Sunday, June 20, 2010

It's a start

Congratulations to Sask Health on a big step in the right direction.

I mentioned in a previous post that I think pooled referrals should be facilitated not by "forcing" patients to see the first available specialist, but rather by providing them with accurate, up-to-date information about specialist wait times. Each person will then make their own informed decision. Sask Health has made a start toward achieving that. A website that lists specialist wait times has recently been released for public viewing. Now that we have transparency covered, we need to work on accuracy.

The website contains information on how long you could expect to wait for surgery with a given surgeon, had also how long he would wait for initial consultation with that surgeon. The surgery wait time information is updated monthly and is based on accurate information from health region databases. The consultation wait time information, only other hand, is self-reported by physicians. The biggest problem with this is that most physicians don't really know how long patients are waiting to see them. Also, physicians may be using different measures to estimate wait times.

For example, the "industry standard" for reporting patient wait times is the 3rd next available appointment (3rd NAA). This requires some basic understanding of Advanced Access principles and also takes some effort to calculate. There is no explicit incentive to make the effort to calculate 3rd NAA time.

Some electronic medical record programs have the ability to calculate 3rd NAA. However, when we tried it in our EMR, we got a result that was very different from our hand-calculated number. When we investigated that further we found that it was due to the way we book appointments in the electronic scheduler. Because our practice consists of scheduling office, cystoscopy, OR, lithotripsy and outpatient visits, the EMR software was finding openings in bookings other than just office appointments. It would have saved us a lot of time if we could just press a button and have a reliable 3rd NAA measurement but we are still unable to do that. Perhaps family physicians or specialists who only work in their office would have more luck. Unfortunately, virtually all surgeons will be working in more than one location.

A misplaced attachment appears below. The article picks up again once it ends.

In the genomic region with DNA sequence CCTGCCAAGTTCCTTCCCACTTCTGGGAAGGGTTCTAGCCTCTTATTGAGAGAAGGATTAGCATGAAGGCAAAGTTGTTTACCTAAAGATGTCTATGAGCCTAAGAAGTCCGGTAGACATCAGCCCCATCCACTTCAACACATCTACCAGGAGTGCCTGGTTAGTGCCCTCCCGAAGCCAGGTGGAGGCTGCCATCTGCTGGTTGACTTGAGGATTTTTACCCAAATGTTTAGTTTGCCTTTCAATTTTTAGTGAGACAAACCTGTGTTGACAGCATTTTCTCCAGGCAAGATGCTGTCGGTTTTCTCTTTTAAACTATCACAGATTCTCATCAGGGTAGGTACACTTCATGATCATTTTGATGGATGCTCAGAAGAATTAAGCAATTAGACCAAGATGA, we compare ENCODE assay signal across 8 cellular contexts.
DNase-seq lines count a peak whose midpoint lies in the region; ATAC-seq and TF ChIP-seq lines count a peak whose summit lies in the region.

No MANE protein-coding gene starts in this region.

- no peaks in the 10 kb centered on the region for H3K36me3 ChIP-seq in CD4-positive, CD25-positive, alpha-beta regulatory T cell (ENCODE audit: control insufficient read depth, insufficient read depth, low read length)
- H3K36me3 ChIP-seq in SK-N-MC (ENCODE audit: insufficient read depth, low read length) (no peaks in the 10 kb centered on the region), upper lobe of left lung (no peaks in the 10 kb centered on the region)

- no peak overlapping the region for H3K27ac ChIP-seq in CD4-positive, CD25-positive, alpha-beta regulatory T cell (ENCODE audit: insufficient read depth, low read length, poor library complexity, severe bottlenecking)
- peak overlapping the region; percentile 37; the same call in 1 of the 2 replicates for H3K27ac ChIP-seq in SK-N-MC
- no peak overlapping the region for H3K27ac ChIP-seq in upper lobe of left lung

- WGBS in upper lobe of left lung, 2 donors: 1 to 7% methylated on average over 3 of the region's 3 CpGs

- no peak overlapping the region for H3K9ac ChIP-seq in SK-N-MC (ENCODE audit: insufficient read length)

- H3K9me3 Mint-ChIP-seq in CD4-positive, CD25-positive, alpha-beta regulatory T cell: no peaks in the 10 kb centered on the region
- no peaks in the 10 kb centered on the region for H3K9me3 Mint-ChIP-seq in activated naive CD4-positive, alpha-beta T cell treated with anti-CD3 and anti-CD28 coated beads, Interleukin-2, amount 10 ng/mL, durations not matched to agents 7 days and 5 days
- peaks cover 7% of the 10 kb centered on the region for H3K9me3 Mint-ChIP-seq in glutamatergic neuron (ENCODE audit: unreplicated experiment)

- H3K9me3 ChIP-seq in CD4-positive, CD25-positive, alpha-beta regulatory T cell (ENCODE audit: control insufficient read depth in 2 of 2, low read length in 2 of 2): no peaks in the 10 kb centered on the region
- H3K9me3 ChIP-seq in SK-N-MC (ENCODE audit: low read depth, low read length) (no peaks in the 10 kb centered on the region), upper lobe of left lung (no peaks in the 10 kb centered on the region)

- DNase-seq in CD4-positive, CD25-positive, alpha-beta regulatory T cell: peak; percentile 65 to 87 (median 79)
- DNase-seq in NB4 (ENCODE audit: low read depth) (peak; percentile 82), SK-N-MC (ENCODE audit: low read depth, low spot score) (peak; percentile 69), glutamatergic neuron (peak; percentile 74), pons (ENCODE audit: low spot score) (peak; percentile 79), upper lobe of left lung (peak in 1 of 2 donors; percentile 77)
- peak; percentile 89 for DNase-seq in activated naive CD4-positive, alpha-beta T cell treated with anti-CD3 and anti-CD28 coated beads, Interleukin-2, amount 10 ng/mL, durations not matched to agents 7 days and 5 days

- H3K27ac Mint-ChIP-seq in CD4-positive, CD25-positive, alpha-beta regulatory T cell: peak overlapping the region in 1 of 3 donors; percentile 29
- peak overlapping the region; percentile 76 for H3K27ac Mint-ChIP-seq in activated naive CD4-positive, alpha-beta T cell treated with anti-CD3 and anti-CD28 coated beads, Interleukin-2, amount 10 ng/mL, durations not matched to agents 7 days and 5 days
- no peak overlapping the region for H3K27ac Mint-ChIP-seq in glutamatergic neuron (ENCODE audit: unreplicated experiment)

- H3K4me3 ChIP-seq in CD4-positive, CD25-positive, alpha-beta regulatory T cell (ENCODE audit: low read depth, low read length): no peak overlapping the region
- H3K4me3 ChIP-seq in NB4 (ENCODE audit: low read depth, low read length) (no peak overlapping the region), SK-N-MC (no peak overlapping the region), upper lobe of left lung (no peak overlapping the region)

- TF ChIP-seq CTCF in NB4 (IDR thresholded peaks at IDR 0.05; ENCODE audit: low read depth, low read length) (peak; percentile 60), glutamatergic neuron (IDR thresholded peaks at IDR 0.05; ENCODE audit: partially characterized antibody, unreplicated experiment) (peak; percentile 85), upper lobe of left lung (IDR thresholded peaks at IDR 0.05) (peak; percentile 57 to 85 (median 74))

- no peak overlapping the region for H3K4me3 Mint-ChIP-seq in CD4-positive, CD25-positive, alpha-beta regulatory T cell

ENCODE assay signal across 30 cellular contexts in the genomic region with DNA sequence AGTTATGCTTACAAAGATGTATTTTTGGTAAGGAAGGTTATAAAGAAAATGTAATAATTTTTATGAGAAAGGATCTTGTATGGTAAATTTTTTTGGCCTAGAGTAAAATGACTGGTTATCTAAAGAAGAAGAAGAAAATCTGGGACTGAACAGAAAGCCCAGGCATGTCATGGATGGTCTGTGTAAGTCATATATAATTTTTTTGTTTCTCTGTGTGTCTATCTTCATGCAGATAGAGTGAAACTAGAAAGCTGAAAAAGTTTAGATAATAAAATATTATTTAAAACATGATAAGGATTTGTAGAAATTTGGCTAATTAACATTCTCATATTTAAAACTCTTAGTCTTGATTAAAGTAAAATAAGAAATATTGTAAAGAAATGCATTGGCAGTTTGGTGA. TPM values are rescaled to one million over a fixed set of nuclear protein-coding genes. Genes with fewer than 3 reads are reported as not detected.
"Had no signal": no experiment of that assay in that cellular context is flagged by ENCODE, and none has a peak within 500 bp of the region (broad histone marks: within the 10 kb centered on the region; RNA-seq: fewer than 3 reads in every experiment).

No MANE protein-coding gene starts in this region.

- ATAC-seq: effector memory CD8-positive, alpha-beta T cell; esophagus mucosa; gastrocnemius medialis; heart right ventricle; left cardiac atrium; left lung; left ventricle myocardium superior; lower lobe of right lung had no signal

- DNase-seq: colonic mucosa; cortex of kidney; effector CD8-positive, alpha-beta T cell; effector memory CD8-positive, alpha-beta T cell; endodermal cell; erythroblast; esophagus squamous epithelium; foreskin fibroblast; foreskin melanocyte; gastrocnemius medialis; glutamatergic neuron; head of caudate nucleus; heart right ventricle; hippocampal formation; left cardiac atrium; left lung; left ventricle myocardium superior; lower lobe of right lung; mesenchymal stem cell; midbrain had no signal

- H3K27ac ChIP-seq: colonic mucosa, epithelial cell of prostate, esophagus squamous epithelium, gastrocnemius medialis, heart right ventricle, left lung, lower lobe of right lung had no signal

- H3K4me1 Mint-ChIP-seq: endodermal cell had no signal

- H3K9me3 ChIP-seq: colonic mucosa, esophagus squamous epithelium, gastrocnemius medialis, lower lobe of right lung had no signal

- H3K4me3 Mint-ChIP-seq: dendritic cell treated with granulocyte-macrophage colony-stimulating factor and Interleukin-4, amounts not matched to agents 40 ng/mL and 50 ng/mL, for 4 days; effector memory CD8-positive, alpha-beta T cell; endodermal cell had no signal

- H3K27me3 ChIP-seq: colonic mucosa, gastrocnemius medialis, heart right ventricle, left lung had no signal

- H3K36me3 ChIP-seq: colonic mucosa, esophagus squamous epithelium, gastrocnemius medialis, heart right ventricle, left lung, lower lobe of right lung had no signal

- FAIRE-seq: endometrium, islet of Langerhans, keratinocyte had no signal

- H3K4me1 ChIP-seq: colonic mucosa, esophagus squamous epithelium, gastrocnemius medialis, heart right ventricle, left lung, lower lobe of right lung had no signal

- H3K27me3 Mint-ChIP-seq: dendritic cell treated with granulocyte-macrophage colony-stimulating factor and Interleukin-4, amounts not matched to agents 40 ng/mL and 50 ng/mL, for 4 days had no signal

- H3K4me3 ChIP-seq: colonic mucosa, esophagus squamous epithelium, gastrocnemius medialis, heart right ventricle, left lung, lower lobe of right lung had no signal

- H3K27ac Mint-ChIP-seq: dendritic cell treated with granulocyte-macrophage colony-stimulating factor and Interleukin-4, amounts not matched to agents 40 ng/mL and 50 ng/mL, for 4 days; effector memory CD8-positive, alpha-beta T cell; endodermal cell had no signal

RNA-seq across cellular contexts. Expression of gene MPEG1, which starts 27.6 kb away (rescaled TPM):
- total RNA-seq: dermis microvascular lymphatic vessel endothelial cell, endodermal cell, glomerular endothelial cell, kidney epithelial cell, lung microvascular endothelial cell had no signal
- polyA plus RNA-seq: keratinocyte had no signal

Until all surgeons are involved with Advanced Access (someday soon!), the wait times listed on the website are unlikely to be reliable. Even so, that unreliability of the data is likely to be unintentional. There may be reasons why surgeons might"cook the data".

In our urology practice, we have the luxury of being the only group in Saskatoon. We are not competing for work. In fact, as I mentioned in my last post, there may even be a disincentive for us to improve our wait times because it will likely generate more and more consultations from outside of our traditional practice area. However, some specialty groups may be in direct competition with each other. In that case, they may gain a competitive advantage if they were to list consultation wait times as being shorter than reality.

Who will audit the wait times? How will they audit the wait times? If we agree that 3rd NAA should be the provincial standard, then an auditor would need to have access to each surgeon’s office scheduling records. They will likely need to do a manual calculation because EMR programs don't seem to be able to churn out accurate 3rd NAA figures (given complex schedules that are the norm in surgical practices). I suppose that the website managers could mandate that each surgeon's office must submit an accurate 3rd NAA figure on a monthly basis (and then do random audits to ensure compliance), but it would also be necessary to provide some financial reimbursement for surgeons to make that effort.

All of this presumes that the website actually has some value for patients and family physicians. The purpose of disseminating this information is to allow patients, along with their family physicians, to make better decisions as to which specialist they wish to be referred to. In order to be sure that this information is useful, and being used, the administrators would need to sit down with some focus groups to see what conclusions patients draw from this information, and how it influences their choice of specialist. Without knowing how consumers really use this information, and how they navigate the website, it's impossible to know whether it's of any value.

So, unless an investment is made in gathering accurate and timely wait time information, and also in determining how to make the website valuable for consumers, this is an exercise in public relations. Consumers need to know how the information is gathered (e.g. calculated 3rd NAA versus "best guess") and when it was last updated.

Let me revise my initial statement: Sask health has taken a baby step. But, it's still in the right direction!

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